A program has been written which accesses the NCBI webpage, downloads the individual GenBank files and puts them together. The resulting GenBank file contains multiple GenBank files pasted together, one after another. The program is called getgbk and uses a GPID or a NCBI accession number as an argument. The output from the program is a GenBank file equivalent to the one that is found on the webpage. Here we will use the program option -p which reads the input as a GPID. Another option is -a which reads the input as an NCBI accession number, you will need this to make genome atlases for individual chromosomes.
The syntax of the program is shown below. Note the Unix usage of the ">" sign, which is a redirection of the output into a file. If this is not included (getgbk -p <GPID>), the program will write the output, the GenBank file, to the screen.
getgbk -p <GPID> > <GPID>.gbk getgbk -a <ACC> > <ACC>.gbk
Investigate GenBank file format
First, look at the GenBank file. Open the file in a text-editor (xubuntu-biotools has a text-editor called mousepad).
In the beginning of the file is the metadata, names, publications, habitat and similar information.
The next part is the annotations, genes and CDS (CoDing Sequences).
In this section the genes are described by their location, direction, note, and translation|.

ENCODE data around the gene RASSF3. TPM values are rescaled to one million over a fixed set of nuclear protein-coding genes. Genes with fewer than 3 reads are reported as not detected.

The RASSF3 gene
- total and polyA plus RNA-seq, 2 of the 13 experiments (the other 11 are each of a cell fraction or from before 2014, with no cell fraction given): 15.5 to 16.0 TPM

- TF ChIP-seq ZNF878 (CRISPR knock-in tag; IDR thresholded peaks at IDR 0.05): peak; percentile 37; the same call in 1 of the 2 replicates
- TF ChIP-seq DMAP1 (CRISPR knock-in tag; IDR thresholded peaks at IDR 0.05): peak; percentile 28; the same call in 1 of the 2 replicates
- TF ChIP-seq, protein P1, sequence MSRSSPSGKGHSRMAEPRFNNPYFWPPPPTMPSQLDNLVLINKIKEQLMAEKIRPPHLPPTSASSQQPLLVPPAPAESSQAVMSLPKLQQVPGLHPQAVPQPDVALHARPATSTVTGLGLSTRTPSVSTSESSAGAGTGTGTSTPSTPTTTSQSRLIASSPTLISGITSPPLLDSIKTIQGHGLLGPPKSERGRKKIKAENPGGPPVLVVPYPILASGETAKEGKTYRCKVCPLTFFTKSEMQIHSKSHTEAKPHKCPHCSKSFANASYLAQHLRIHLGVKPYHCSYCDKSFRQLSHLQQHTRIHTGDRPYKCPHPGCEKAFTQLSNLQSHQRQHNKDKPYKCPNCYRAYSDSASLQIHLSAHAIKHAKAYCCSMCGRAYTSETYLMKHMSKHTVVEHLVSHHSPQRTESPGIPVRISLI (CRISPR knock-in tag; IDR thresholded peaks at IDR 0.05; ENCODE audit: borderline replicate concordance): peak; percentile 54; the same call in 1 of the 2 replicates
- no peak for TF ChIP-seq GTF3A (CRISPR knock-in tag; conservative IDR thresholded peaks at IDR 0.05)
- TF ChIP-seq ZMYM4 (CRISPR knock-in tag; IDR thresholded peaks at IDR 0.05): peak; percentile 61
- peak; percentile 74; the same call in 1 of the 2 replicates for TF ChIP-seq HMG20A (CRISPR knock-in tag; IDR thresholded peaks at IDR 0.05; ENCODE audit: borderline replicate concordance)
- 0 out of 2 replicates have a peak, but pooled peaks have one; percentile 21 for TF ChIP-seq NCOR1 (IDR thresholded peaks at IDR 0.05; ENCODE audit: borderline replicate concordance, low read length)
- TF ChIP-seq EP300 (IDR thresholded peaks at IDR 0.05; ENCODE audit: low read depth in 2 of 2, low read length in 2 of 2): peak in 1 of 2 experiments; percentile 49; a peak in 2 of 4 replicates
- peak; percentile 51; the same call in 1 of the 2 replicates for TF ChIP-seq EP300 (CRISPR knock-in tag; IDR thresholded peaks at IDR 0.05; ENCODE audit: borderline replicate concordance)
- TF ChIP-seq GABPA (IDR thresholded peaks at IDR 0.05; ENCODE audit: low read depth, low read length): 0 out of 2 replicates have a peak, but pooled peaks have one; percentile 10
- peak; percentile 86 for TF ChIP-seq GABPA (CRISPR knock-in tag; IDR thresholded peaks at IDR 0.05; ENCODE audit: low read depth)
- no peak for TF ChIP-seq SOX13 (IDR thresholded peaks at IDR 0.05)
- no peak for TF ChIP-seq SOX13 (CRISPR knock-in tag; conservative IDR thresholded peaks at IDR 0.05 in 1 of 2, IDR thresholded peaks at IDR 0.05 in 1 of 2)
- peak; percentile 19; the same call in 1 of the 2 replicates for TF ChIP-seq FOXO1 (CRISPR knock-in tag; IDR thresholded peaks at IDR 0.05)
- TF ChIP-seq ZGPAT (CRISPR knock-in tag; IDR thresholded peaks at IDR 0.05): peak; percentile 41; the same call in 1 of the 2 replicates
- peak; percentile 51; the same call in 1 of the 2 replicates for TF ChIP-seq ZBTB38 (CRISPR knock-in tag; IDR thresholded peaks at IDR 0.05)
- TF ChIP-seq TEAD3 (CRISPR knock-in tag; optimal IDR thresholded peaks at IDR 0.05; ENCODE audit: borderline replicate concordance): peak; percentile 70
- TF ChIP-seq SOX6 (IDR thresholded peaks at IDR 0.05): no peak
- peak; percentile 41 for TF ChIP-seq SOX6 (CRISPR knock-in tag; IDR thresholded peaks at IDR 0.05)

- What information is found in the line marked LOCUS?
- How many lines are marked LOCUS and what does this number show (Hint: use Unix command grep to find the LOCUS lines in a file)?
- Explain the content in the reoccurring fields marked source, gene and CDS.
Re-name GenBank files from GPID numbers to organism names.
To make it easier to recognize files they will now be renamed so they are called an organism name instead of a GPID number.
From this point on, <GPID> will be replaced with <name> and will refer to the organism name the file is given.
extractname <GPID>.gbk # Note that the files are not moved, but rather, they are copied into a new file.
Delete the numbered files using the command rm.
The new files will from here on be referred to as <name>.gbk in the command syntax.
- What could the extractname program be doing? Where does the program get the name from?
- To look at the code, open it in the texteditor mousepad /usr/biotools/extractname.